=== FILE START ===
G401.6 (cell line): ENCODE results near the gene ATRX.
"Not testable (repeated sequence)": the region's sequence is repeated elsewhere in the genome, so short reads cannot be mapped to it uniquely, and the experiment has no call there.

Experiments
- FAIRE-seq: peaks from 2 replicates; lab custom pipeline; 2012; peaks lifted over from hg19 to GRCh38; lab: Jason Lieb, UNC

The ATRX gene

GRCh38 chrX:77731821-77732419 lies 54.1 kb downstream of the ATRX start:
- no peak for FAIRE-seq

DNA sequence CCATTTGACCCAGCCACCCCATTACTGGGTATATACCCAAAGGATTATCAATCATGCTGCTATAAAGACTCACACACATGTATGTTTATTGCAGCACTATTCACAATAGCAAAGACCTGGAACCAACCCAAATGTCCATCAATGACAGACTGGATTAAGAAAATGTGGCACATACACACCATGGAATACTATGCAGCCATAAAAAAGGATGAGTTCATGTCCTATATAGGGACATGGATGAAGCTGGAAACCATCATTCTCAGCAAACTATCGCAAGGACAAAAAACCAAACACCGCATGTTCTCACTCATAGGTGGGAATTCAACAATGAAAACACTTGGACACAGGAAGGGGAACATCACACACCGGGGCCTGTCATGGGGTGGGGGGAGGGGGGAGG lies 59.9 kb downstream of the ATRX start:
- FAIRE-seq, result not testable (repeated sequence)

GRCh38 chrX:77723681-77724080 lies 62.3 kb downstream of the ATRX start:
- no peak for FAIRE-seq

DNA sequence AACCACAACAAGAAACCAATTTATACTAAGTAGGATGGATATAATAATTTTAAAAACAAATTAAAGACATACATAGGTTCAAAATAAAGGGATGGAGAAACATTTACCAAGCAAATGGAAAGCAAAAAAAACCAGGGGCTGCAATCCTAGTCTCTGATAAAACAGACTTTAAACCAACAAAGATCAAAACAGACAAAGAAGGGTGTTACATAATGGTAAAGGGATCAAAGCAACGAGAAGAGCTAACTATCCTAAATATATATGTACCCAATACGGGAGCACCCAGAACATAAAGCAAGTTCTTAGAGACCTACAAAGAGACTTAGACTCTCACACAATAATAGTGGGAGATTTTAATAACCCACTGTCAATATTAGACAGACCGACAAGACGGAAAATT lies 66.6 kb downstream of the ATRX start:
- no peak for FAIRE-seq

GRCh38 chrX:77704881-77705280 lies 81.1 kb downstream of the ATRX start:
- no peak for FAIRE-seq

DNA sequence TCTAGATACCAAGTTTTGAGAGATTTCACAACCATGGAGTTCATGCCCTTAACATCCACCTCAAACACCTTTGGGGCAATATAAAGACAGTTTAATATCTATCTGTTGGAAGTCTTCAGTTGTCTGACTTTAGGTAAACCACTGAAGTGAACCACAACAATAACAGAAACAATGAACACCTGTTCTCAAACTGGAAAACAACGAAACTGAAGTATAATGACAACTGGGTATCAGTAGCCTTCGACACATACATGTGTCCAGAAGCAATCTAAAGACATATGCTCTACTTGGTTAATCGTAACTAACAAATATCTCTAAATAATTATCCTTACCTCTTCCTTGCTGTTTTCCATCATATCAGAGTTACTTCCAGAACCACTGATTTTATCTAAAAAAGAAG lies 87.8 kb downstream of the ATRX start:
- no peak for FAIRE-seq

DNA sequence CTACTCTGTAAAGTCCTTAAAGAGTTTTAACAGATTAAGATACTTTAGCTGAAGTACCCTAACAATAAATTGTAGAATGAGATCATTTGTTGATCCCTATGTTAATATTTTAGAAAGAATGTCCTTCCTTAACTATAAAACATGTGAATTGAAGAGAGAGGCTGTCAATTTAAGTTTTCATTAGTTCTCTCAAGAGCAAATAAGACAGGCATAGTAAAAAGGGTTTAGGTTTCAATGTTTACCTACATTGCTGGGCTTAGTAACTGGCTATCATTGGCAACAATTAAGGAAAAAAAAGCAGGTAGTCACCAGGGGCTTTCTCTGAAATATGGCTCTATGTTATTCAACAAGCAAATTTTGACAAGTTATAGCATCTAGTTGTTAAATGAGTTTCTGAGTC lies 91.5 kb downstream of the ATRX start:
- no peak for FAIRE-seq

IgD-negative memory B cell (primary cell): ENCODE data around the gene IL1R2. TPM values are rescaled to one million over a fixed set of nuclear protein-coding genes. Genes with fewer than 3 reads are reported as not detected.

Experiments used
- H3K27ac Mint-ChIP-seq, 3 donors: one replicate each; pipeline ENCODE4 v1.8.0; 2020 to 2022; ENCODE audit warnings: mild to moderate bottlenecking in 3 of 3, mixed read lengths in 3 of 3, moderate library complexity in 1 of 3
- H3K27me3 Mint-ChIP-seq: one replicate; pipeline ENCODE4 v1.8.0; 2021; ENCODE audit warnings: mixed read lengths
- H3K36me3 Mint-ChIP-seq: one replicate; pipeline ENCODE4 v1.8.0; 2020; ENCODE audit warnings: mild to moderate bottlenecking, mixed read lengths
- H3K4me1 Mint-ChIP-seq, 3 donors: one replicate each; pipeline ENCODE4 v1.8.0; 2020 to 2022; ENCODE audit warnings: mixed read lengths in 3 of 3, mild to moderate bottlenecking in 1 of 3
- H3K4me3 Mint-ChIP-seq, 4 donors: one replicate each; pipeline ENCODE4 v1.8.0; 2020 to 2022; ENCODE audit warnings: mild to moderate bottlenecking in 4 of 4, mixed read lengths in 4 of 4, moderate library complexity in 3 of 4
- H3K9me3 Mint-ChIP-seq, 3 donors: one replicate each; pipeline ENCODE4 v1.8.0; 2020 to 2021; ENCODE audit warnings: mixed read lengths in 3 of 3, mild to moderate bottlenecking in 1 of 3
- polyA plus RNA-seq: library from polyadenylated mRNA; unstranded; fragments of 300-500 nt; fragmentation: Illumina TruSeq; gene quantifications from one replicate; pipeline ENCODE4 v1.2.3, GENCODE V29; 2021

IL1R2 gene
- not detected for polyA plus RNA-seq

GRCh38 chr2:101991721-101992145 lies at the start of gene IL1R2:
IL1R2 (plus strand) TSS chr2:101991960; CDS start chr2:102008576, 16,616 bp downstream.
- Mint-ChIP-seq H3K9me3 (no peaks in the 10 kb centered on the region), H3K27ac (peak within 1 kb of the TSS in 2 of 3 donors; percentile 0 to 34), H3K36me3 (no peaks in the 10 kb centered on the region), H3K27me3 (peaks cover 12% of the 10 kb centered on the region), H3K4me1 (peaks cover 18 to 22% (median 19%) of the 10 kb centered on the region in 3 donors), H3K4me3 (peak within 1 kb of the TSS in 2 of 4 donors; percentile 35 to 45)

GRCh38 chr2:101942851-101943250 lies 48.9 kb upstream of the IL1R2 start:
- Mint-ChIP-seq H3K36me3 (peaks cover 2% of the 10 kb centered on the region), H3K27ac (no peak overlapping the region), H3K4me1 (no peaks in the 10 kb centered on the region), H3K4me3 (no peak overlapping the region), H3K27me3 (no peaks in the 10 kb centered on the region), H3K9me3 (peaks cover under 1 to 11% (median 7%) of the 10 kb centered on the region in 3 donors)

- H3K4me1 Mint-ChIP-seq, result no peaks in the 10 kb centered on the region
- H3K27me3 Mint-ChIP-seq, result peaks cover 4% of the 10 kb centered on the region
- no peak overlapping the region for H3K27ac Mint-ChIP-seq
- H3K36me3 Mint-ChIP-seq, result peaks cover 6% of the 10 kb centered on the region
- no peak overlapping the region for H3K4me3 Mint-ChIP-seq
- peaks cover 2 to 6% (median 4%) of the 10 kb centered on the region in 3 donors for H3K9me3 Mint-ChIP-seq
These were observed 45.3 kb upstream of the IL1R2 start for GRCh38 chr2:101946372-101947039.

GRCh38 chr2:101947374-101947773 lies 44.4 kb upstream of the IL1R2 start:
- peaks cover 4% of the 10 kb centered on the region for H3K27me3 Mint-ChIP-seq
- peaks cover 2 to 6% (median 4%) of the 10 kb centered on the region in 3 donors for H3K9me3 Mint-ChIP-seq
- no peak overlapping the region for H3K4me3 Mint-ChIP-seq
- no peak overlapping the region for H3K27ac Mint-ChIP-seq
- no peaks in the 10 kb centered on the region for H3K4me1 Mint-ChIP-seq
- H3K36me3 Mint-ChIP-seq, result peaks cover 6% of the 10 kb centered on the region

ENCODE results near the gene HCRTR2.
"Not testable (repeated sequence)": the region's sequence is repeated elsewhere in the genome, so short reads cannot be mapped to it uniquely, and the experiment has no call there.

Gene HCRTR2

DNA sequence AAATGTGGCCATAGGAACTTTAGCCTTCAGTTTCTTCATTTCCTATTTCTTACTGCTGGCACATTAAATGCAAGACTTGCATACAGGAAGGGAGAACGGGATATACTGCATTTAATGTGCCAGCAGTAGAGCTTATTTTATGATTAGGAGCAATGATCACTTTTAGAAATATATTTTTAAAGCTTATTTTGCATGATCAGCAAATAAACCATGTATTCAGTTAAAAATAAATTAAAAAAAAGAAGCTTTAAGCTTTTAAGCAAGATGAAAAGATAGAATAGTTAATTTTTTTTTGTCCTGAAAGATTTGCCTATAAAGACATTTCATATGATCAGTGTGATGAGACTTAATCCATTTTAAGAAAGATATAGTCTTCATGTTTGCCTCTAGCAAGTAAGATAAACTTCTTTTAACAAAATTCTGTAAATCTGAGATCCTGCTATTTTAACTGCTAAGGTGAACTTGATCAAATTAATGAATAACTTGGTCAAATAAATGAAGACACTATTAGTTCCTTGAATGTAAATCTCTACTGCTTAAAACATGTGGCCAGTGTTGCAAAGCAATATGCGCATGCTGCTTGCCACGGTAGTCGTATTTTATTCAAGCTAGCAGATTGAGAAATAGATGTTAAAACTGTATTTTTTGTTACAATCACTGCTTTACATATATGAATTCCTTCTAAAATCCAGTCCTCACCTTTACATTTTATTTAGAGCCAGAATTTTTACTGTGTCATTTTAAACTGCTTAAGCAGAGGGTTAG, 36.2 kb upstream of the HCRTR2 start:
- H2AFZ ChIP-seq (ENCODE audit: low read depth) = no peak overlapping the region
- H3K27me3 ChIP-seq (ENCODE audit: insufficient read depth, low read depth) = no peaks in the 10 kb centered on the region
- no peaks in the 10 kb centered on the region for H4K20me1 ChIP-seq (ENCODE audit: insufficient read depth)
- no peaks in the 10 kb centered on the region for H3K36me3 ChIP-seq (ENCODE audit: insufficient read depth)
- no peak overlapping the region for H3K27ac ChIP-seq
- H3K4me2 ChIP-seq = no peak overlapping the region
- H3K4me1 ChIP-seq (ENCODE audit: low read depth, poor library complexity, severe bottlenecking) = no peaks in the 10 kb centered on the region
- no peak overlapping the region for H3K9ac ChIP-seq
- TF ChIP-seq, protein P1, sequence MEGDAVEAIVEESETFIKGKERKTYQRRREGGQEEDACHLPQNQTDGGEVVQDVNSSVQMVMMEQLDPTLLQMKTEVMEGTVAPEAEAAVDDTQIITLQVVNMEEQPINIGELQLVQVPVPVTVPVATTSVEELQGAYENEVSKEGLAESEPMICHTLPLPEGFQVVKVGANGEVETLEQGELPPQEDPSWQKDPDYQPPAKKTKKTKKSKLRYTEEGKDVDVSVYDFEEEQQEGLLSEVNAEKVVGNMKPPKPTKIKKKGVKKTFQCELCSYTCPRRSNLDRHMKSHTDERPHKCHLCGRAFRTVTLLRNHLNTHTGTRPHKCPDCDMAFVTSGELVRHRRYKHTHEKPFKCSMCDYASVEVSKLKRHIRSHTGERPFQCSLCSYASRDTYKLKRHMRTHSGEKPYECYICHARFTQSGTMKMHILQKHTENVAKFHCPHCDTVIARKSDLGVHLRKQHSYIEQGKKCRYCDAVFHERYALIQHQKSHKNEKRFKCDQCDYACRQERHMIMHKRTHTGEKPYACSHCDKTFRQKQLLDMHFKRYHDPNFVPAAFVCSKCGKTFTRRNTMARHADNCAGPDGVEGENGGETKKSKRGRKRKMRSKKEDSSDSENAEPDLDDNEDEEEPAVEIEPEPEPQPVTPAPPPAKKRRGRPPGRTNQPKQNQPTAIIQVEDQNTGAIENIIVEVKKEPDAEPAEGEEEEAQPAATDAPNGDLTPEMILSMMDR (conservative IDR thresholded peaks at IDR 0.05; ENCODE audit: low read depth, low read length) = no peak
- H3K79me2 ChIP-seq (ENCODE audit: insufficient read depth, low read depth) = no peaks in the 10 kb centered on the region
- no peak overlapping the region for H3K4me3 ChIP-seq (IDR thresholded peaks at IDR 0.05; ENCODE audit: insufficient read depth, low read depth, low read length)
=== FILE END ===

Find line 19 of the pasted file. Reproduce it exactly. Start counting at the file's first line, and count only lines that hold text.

- no peak for FAIRE-seq